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Blended Teaching in Health Professions Education

Special Issue: Blended Learning Technologies in Healthcare

By Anita Samuel / February 2023

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Healthcare professions education refers to medical education, nursing education, dental education, pharmaceutical education, physician assistant training, etc. Healthcare professions are seen as hands-on and interactive [1]. And historically, traditional face-to-face education has been prioritized in healthcare professions education [2]. However, as George Thibault of the Josiah Macy Jr. Foundation noted, “When used right, technology can free up time and facilitate opportunities for health professions students and faculty to master skills like patient-centered care and teamwork—competencies that are at the heart of good medicine” [3].

Today’s healthcare professions use cutting-edge technologies in patient care. Virtual reality is used to treat a range of mental illnesses and conditions, artificial intelligence is speeding up drug discovery processes, and telemedicine is making medicine accessible to remote populations [4]. And these are just a few examples. Healthcare professionals interact with technologies on a daily basis. However, the use of technology for education has not been widely adopted by healthcare professions educators.

This special issue, “Blended Learning Technologies in Healthcare,” explores how educators in different healthcare professions adapted their teaching to the online environment. From dental education, nursing education, medical school, and residency programs, the curated articles showcase the use of educational technologies in a broad health professions landscape. The authors in this special issue are all practicing health professions educators, and they share their innovations and lessons learned through the transition to online and blended teaching.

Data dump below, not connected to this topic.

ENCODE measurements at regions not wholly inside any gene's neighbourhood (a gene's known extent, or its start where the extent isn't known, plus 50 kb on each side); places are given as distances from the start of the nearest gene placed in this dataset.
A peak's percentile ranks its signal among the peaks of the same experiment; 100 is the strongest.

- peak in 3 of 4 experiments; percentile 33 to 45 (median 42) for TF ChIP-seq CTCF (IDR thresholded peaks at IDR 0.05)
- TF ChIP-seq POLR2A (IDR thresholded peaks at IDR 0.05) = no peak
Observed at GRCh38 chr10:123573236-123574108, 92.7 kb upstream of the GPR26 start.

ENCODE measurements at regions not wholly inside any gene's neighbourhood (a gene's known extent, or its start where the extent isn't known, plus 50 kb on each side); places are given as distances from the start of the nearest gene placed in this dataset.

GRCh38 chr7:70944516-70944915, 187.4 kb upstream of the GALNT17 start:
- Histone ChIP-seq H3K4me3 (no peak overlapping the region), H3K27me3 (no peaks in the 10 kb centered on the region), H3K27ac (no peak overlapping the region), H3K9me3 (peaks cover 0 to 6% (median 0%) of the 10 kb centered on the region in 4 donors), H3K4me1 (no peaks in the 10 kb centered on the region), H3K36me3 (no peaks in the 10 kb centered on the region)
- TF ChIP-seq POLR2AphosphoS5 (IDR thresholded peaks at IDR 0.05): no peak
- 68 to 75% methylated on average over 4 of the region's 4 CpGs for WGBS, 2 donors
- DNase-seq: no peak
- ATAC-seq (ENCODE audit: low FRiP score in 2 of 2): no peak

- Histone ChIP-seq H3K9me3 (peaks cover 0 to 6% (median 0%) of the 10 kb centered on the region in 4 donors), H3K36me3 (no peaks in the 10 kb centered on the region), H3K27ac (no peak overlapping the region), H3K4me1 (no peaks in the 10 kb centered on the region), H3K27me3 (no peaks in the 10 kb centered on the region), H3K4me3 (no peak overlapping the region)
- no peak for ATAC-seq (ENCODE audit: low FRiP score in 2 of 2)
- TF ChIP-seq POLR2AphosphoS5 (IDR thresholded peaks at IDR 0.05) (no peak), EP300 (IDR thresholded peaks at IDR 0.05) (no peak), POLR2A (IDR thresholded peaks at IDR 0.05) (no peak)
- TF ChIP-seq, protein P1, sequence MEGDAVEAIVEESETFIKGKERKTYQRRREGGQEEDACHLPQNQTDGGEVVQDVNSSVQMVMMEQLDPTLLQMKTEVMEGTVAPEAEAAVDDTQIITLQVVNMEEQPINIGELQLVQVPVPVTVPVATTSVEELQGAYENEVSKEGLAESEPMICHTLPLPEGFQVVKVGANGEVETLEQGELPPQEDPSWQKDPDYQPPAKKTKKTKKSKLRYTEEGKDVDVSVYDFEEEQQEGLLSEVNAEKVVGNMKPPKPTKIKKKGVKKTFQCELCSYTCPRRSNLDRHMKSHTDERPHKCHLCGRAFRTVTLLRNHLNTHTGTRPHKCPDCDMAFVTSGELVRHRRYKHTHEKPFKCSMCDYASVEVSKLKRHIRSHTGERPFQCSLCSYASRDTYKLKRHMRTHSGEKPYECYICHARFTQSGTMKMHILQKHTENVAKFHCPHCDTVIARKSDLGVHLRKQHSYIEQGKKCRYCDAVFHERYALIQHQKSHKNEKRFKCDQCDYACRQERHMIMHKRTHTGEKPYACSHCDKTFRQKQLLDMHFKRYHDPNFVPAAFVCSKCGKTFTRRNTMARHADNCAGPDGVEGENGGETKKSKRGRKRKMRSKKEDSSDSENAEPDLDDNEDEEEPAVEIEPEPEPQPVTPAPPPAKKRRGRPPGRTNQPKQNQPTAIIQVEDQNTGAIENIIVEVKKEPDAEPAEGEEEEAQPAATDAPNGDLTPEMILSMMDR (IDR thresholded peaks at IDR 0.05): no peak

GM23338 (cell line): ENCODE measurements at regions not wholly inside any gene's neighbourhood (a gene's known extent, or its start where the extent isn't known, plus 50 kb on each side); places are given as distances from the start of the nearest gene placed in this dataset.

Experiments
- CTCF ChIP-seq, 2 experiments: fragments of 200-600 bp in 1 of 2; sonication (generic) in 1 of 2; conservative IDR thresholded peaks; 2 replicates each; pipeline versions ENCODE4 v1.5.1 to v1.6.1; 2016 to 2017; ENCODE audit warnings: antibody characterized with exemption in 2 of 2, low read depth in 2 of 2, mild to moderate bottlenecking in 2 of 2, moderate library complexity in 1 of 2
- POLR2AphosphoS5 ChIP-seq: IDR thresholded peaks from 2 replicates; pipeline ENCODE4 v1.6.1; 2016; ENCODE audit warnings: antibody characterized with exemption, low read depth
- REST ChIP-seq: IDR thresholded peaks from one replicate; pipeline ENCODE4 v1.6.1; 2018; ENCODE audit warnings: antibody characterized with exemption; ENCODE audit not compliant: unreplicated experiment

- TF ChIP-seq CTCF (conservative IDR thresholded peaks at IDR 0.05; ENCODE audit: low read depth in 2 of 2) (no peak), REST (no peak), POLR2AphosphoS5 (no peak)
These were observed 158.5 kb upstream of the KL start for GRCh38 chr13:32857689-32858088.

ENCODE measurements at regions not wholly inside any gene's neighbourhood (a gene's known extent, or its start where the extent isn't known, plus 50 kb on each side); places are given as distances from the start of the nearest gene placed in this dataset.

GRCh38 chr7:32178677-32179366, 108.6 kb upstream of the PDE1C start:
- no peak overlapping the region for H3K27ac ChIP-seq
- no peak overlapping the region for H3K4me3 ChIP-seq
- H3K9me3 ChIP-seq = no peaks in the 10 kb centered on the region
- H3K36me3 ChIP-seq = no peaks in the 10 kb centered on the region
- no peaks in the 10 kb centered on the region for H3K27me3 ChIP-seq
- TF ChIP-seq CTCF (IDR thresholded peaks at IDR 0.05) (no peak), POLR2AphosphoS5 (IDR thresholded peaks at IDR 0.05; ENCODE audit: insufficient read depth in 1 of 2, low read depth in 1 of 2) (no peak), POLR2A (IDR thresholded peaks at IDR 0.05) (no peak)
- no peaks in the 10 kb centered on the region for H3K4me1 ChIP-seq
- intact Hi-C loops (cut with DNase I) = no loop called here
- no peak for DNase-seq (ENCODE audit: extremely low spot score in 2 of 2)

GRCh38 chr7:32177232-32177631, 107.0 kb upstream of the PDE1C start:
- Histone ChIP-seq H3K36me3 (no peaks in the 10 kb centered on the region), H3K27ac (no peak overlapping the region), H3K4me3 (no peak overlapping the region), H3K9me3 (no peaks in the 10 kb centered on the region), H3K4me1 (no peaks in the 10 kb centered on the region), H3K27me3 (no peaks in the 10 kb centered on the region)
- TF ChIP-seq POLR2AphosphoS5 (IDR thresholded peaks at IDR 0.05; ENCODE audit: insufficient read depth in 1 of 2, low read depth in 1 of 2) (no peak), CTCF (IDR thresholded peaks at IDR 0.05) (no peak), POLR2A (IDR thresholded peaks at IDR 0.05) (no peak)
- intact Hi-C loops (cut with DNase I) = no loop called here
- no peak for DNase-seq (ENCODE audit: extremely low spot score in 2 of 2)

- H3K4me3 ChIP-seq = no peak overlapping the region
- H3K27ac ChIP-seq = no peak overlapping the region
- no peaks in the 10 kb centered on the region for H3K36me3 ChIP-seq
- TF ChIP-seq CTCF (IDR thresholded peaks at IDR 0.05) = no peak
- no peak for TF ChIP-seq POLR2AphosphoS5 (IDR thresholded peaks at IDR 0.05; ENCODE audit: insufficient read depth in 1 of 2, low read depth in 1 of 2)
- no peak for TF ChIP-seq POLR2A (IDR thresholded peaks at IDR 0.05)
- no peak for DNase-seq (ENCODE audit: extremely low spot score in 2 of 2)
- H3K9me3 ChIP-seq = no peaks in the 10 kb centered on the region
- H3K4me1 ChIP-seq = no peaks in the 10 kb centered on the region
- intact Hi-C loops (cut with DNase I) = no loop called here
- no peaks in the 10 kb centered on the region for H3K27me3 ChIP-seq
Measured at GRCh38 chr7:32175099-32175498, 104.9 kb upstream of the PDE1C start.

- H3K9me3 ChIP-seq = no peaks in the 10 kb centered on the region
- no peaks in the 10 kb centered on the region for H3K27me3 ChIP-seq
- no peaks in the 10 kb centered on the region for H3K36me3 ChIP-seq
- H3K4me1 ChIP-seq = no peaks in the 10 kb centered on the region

The blended and elearning strategies highlighted in this special issue might not showcase high-tech virtual reality simulations or engaging, interactive learning objects. These are, however, stories of everyman. The authors share the struggles they had and the teaching strategies they designed to best serve their learners. For example, authors share how they have used QR codes to provide just-in-time training for busy medical professionals, or how they are now recording lectures to make content more easily accessible to students. Interactive videos with embedded quizzes and VoiceThread are also discussed within the issue.

There are two challenges that this special issue seeks to address:

  1. Professional disciplines like health professions, engineering, law, etc. have all been reluctant to embrace blended learning and elearning. This issue showcases some of the initiatives that educators are taking as they move towards blended learning.
  2. Innovations tend to be siloed within each field. Therefore, many people outside healthcare professions education or engineering are not aware of the blended and elearning initiatives within these fields. This special issue seeks to draw healthcare professions education into mainstream conversations on blended and eLearning 

This special issue can be the beginning of new dialogues in elearning where we step beyond higher education and K-12 education and explore education in the professions.


[1] Weiner, S.  No classrooms, no clinics: Medical education during a pandemic. AAMCNEWS. April 15, 2020.

[2] Lawrence, L. When medical education moves online. ASH Clinical News. January 2022.

[3] Josiah Macy Jr. Foundation. Technology in Health Professions Education. 2015 Annual Report. 2015.

[4] Burke, H. Top 10 new medical technologies 2022. Proclinical. April 14, 2022.

About the Author

Anita Samuel is an Assistant Professor and Assistant Director of Distance Learning at the Center for Health Professions Education, Uniformed Services University. She holds a Ph.D. in adult education and has extensive experience in the development and implementation of innovative educational programs and curricula. Her research focuses on online learning, the use of technology in education, and continuing professional development of healthcare professionals. In her role at the Center for Health Professions Education, Dr. Samuel is responsible for designing and delivering evidence-based education programs that utilize technology to enhance student learning and engagement. She is a strong advocate for the integration of technology in education and is dedicated to improving the quality of healthcare education and patient care. Dr. Samuel is an active member of several professional organizations and has published numerous articles and presentations on the use of technology in education. 

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